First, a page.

July 11, 1997
I want to warn you up front: In this article, I am going to express some strong personal biases. I am not a fan of the nursery seedling trade, at least when it comes to vegetables. Knowing that, please read what I have to say, and why I say it; then make up your own mind.
Broccoli, Brussels sprouts, cabbage, and to some extent cauliflower, really are fairly easy vegetables to grow as long as you understand certain facts about them. With the exception of Brussels sprouts, they require an even, high level of nitrogen to grow well. All do best with regular supplies of water. In addition, they prefer consistent, moderate temperatures. In all things, they prefer consistency; not only in regards to fertilizer, water, and climate, but in most other ways as well.
Cole crops (broccoli, Brussels sprouts, cabbage, cauliflower, kohlrabi, etc.) have a bad habit of reacting to stress by bolting (bolting means making a flower head). Stressors can include: allowing transplants to dry out; letting transplants get root-bound (this is a biggie), large day-to-night temperature swings, and even uneven levels of fertilization.
It is true that you want some of these to flower eventually, since that is the part of the plant that you eat; but you don't want it to happen too early! Many people don't realize that the size of the head you get is proportional to how large the plant is BEFORE it starts to flower. I have seen many broccoli transplants, sitting in 2-inch pots at local nurseries, with small heads on them! People mistakenly think this is a good thing; if the plant has a head on it while it is still small, just think what a harvest they will get when it grows (yes, I've overheard that comment several times)! Unfortunately, that head is on the plant because it was stressed, probably because the original grower tried to get it out of his greenhouse in the shortest amount of time he could; and the plant will not get much bigger, EVER.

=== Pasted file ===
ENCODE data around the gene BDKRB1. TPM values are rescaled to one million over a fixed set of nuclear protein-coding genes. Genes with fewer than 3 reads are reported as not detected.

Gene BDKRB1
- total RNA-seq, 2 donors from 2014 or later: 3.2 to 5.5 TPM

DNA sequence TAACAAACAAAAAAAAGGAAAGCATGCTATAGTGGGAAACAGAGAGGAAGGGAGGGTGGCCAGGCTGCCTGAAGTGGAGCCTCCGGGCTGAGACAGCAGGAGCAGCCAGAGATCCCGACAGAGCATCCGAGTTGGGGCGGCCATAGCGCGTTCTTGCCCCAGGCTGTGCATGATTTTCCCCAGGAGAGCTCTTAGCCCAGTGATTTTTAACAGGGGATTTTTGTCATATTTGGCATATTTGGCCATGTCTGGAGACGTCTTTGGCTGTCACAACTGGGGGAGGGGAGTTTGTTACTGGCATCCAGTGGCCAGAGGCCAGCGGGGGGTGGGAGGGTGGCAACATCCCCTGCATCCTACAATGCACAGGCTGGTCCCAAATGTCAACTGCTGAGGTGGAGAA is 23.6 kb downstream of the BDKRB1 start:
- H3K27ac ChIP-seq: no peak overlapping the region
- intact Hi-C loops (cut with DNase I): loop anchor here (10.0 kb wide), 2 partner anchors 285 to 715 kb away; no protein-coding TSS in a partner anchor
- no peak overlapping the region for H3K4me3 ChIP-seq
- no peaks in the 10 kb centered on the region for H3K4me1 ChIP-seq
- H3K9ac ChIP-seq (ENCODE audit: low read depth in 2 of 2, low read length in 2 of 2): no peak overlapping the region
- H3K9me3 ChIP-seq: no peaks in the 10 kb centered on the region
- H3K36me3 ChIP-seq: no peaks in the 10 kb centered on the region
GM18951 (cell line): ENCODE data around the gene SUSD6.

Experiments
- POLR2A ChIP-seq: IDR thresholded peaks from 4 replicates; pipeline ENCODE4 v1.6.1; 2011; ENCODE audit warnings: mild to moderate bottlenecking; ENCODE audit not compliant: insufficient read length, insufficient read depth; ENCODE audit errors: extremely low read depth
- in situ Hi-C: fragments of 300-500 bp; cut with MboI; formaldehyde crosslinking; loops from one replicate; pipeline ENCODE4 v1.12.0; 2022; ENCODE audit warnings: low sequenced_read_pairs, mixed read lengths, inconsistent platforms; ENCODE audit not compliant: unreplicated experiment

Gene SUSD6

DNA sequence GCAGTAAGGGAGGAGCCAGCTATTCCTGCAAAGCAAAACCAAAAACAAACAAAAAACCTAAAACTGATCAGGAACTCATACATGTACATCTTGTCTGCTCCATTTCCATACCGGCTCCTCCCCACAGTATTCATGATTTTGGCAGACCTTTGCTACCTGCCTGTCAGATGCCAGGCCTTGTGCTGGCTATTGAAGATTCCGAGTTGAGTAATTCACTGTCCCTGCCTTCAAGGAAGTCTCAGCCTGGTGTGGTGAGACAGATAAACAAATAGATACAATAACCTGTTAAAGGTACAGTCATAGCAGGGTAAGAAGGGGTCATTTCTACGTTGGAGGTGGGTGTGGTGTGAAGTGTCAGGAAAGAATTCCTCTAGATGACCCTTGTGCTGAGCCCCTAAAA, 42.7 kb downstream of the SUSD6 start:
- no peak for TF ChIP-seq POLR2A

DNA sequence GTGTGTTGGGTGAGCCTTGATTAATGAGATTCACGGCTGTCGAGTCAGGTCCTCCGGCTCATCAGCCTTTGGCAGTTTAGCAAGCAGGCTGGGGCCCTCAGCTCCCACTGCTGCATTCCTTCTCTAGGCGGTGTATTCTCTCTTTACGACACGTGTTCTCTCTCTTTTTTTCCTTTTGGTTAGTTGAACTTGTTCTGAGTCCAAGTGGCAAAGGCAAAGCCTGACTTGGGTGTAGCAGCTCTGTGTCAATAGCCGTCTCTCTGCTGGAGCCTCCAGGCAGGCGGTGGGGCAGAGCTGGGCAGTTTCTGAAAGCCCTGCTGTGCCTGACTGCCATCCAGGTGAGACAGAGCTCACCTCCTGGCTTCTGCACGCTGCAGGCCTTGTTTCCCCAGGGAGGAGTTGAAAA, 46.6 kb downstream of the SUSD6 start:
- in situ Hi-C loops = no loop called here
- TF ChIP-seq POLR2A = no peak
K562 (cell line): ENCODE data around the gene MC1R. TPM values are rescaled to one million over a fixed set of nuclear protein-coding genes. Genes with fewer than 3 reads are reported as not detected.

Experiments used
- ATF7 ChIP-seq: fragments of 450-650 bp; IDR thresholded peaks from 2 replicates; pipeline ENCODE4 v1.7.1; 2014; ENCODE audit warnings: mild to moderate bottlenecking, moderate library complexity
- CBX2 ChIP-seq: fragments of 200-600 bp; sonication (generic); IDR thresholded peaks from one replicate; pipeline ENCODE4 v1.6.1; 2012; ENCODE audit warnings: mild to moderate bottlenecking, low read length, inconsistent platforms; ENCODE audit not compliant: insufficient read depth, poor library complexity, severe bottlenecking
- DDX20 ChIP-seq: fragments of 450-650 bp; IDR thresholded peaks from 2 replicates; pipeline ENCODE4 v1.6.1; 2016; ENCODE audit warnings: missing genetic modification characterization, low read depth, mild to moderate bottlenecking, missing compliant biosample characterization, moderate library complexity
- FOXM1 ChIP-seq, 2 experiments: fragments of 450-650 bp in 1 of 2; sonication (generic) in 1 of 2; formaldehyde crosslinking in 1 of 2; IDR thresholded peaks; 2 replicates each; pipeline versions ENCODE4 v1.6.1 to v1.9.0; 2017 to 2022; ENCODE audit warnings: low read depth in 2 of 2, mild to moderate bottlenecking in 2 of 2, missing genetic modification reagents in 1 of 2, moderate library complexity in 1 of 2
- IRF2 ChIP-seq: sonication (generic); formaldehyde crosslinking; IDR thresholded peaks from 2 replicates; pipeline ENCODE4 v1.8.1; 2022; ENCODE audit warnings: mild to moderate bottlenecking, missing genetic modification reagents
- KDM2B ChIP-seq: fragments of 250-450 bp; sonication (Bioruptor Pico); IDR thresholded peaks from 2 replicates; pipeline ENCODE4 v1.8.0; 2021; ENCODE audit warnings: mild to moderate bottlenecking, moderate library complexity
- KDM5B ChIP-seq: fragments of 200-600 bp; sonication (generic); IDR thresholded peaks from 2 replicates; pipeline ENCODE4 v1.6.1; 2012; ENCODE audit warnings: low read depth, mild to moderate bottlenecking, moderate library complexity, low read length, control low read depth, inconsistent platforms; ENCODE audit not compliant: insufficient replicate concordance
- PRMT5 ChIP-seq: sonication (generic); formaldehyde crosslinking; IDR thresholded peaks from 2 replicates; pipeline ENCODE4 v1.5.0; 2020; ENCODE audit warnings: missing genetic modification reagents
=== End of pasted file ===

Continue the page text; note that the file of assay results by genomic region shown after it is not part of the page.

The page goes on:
You might very well be saying "No, you can't be right. These nurseries would not stay in business long if they weren't selling plants that would grow well.". This would be true, if the average buyer had adequate information; but frankly they don't. My personal belief is that the typical transplant grower only cares about getting his/her product to the store at the lowest possible cost (meaning, among other things, in the shortest possible amount of time), knowing full well that most people will blame themselves when the broccoli or cauliflower fails to produce much. Most people will just convince themselves that these are difficult plants to grow, and they just haven't gotten the hang of it yet!
Of course, the best solution is to grow your own plants from seed (I know some of you saw that coming, especially if you've read anything I've written before). Cole crops are honestly quite easy to start yourself. You'll get more vigorous plants, and be able to grow varieties with superior taste to what you'll find at the garden center. But, barring that, here's what you do. Look for transplants that seem to be "the right size for the pot", and appears healthy. Make sure there is no evidence that a head is forming. Most importantly, when no one is looking, carefully turn the plant over and pop it out of its pot. If it isn't root-bound, go ahead and buy it. If it is, put it back carefully so the less-informed shopper standing behind you can purchase it.
All contents © Travis Saling
This page was last updated November 18, 2013